### Installation

You can install the development version from GitHub with:

# install.packages("remotes")
remotes::install_github("yjunechoe/ggtrace")

library(ggtrace) # v0.5.3.9000

More on the 📦 package website: https://yjunechoe.github.io/ggtrace

### Description

ggtrace embodies an opinionated approach to learning about ggplot internals. The internals is a difficult topic, so I recommend watching the following presentations on ggtrace before getting started on any kind of code:

Read more about the philosophy behind ggtrace in the Getting Started vignette, and see examples in the Overview vignette.

## Example usage

library(ggplot2)
packageVersion("ggplot2")
#> [1] '3.4.0'

### 1) Remove boxplot outliers from data (vs. just hiding it visually)

You can hide outliers in geom_boxplot(), but they’ll still be in the layer’s underlying dataframe representation. This makes the plot look stretched:

boxplot_plot <- ggplot(mpg, aes(hwy, class)) +
geom_boxplot(outlier.shape = NA)
boxplot_plot

This is because the scales are re-trained after the calculation of the boxplot statistics. In other words, the “final” min/max value of the x-scale are derived from the calculated outliers, even if they’re not drawn.

layer_data(boxplot_plot)[, c("xmin", "xmax", "outliers", "xmin_final", "xmax_final")]
#>   xmin xmax                       outliers xmin_final xmax_final
#> 1   23   26                                        23         26
#> 2   23   33                 35, 37, 35, 44         23         44
#> 3   23   32                                        23         32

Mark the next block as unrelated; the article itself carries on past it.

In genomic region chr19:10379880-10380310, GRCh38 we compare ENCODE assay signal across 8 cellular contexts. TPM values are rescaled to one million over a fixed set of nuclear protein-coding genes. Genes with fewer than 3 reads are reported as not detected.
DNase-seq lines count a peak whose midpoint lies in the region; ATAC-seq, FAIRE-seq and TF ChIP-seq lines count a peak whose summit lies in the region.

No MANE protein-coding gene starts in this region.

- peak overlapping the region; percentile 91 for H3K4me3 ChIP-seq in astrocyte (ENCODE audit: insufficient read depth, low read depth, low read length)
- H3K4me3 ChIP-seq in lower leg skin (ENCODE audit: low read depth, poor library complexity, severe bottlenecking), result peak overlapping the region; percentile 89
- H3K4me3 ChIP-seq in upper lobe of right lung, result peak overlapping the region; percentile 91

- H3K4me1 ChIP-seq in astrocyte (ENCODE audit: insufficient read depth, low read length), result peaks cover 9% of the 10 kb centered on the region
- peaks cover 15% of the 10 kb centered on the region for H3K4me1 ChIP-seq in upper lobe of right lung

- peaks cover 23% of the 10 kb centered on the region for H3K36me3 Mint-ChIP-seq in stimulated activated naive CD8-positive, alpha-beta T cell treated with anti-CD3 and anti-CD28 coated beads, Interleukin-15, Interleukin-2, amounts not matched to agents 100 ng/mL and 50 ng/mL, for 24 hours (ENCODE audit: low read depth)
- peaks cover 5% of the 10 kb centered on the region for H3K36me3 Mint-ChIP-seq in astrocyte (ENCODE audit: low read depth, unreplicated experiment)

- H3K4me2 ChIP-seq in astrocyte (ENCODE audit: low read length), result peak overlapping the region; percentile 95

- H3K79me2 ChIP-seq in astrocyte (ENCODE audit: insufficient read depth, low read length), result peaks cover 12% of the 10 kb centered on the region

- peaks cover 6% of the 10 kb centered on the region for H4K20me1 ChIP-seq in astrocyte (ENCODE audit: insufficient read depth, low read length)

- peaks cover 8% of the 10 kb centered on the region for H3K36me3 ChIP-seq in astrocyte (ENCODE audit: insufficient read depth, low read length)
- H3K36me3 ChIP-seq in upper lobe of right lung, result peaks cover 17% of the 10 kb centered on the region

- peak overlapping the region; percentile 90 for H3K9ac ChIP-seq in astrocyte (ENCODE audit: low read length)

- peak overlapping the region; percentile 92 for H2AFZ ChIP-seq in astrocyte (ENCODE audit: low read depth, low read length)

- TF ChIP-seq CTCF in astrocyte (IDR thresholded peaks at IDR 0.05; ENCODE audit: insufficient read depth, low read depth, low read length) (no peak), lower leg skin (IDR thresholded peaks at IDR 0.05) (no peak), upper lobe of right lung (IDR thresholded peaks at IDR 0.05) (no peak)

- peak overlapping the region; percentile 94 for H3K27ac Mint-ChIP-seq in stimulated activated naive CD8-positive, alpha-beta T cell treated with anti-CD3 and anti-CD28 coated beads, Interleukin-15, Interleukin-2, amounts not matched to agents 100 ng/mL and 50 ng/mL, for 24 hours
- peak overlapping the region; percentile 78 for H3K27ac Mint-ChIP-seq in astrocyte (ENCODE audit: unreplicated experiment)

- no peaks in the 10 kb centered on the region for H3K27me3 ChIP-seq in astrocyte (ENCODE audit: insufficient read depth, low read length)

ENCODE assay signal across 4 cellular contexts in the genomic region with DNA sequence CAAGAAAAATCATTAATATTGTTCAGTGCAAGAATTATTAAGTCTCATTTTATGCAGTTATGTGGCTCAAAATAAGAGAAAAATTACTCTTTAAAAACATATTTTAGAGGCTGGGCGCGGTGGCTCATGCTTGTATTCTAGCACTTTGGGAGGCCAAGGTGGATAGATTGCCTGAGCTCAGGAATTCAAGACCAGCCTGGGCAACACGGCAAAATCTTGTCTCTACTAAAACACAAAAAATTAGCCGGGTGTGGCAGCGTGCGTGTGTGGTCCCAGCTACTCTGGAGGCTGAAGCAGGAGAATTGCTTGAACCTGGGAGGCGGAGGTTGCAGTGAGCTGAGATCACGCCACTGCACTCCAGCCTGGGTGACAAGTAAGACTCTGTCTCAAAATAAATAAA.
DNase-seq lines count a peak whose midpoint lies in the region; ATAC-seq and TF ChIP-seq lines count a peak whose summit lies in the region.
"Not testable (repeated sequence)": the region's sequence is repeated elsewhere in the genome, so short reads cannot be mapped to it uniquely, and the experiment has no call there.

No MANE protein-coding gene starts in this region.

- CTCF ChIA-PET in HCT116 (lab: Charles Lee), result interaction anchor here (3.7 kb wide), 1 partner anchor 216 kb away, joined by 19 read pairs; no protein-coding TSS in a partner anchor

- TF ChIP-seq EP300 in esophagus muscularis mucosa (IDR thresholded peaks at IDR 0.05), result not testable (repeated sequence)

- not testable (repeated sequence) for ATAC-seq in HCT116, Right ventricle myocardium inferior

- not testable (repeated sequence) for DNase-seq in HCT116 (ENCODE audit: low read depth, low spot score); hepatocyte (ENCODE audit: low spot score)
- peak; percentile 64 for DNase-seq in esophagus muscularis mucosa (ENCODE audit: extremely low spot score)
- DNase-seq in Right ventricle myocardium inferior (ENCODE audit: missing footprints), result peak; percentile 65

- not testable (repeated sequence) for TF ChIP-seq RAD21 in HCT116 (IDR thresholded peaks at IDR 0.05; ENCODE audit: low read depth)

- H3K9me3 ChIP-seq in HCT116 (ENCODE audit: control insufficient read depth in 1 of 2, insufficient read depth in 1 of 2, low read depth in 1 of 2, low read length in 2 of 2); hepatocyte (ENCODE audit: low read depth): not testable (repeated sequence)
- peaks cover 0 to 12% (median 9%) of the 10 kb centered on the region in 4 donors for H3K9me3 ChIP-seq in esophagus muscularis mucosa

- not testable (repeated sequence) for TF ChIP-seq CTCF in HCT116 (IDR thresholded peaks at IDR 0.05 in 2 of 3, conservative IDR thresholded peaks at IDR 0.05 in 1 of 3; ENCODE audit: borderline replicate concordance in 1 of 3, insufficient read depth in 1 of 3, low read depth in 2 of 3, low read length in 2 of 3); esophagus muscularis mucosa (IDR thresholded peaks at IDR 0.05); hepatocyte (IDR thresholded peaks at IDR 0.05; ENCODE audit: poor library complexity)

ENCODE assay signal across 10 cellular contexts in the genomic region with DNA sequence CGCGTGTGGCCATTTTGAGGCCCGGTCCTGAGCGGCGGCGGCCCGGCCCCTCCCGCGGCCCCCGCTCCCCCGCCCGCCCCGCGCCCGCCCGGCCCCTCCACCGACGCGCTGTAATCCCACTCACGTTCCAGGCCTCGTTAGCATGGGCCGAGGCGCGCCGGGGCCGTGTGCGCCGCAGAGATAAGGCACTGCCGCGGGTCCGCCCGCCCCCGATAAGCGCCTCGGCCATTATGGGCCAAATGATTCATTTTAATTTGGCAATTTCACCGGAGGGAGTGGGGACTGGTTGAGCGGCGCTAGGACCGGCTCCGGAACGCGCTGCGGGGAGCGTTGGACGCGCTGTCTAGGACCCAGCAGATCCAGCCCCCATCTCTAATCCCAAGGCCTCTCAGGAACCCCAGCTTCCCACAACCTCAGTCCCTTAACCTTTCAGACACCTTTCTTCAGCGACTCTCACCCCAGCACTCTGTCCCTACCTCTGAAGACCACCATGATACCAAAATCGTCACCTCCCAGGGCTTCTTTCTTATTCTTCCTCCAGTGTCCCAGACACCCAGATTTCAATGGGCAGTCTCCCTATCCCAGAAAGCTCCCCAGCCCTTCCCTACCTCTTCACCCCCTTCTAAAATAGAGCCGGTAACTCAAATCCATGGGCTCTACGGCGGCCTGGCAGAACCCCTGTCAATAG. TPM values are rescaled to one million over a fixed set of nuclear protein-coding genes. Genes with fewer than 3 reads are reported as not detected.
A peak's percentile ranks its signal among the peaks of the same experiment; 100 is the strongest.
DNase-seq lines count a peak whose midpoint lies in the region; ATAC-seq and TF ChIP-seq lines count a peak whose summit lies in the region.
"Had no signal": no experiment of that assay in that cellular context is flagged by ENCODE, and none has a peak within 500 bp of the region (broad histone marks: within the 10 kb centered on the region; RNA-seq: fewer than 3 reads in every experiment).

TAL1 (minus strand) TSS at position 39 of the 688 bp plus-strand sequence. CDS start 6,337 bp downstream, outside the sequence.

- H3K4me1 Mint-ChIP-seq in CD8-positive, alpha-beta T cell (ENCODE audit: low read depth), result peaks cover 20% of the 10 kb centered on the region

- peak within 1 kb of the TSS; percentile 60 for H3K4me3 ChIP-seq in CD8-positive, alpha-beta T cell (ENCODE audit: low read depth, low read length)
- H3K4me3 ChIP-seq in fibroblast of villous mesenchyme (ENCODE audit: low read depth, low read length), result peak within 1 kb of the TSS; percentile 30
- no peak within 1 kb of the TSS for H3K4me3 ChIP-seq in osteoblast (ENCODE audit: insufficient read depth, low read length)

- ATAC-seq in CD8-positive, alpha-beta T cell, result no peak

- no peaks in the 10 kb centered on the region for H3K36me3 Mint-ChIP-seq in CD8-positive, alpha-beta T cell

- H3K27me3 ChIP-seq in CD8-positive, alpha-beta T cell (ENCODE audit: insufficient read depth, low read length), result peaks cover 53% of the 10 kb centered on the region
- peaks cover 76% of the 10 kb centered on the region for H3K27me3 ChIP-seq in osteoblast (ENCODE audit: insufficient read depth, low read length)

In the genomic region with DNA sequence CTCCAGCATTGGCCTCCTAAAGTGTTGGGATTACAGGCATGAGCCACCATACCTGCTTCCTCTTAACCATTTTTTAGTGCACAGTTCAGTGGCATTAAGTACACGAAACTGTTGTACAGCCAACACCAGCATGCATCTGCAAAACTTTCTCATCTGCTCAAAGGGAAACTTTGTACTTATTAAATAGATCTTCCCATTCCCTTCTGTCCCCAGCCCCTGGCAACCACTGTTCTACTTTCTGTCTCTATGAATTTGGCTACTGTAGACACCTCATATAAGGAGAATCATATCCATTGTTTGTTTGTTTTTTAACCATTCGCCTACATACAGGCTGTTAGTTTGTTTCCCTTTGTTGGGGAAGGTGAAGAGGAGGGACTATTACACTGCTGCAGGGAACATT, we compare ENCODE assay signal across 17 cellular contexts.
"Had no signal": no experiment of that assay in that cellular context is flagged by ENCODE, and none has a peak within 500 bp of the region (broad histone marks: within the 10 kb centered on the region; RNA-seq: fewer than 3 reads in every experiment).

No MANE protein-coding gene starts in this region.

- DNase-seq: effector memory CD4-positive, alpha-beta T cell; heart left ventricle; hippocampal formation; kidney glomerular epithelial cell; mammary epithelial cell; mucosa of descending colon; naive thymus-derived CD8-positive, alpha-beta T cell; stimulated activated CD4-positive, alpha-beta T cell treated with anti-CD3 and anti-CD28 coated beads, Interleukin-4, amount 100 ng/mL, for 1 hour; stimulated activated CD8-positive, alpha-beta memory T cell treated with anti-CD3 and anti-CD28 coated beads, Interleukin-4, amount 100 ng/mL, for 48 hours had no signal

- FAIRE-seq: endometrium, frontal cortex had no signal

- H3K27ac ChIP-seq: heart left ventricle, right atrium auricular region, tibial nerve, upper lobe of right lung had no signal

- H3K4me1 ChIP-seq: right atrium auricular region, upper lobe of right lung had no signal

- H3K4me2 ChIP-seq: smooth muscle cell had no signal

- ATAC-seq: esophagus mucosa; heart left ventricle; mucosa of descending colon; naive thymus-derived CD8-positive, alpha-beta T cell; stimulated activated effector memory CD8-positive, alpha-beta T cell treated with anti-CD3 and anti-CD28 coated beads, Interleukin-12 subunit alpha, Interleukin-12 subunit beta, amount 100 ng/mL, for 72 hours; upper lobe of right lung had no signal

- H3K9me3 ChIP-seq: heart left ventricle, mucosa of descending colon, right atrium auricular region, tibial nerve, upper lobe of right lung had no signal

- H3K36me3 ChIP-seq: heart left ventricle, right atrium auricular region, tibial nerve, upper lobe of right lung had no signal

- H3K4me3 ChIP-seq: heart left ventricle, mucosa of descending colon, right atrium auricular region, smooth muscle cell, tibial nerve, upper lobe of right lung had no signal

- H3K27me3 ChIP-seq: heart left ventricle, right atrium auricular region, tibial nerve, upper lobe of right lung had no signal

#> 4   21   24                             17         17         24
#> 5   15   20                 12, 12, 12, 22         12         22
#> 6   20   36                         44, 41         20         44
#> 7   14   22 12, 12, 25, 24, 27, 25, 26, 23         12         27

One solution is to highjack the calculation of the boxplot layer’s statistics such that values of the outliers column is set to NULL. In ggtrace_highjack_return(), we pass an expression that modifies returnValue() to the value argument, which evaluates to the value about to be returned by the method.

ggtrace_highjack_return(
x = boxplot_plot,
method = Stat$compute_layer, cond = 1L, value = quote({ transform(returnValue(), outliers = NULL) }) ) Problem inspired by https://github.com/tidyverse/ggplot2/issues/4892. ### 2) Crop polar coordinate plots Plot in polar coordinates: polar_plot <- ggplot(mtcars, aes(hp, mpg)) + geom_point() + geom_smooth(method = "lm", formula = y ~ x) + expand_limits(y = c(0, 60)) + coord_polar(start = 0, theta = "y") polar_plot Clipping the plot panel with ggtrace by highjacking the Layout$render() method:

ggtrace::with_ggtrace(
x = polar_plot + theme(aspect.ratio = 1/.48),
method = Layout$render, trace_steps = 5L, trace_expr = quote({ panels[[1]] <- editGrob(panels[[1]], vp = viewport(xscale = c(0.48, 1))) }), out = "g" ) See implementation in MSBMisc::crop_coord_polar(). ### 3) Highjack the drawing context Flashy example adopted from my UseR! talk: library(palmerpenguins) p <- na.omit(palmerpenguins::penguins) |> ggplot(aes(x = species, y = flipper_length_mm)) + geom_boxplot(aes(fill = species), width = .7) + facet_wrap(~ year) ggtrace_highjack_return( p, Geom$draw_panel, cond = TRUE,
value = quote({
y_pos <- .25 * ._counter_
grobTree( circleGrob(y = y_pos, gp = gpar(fill = linearGradient())), # R >= 4.1
editGrob(returnValue(), vp = viewport(clip = circleGrob(y = y_pos))) )
}))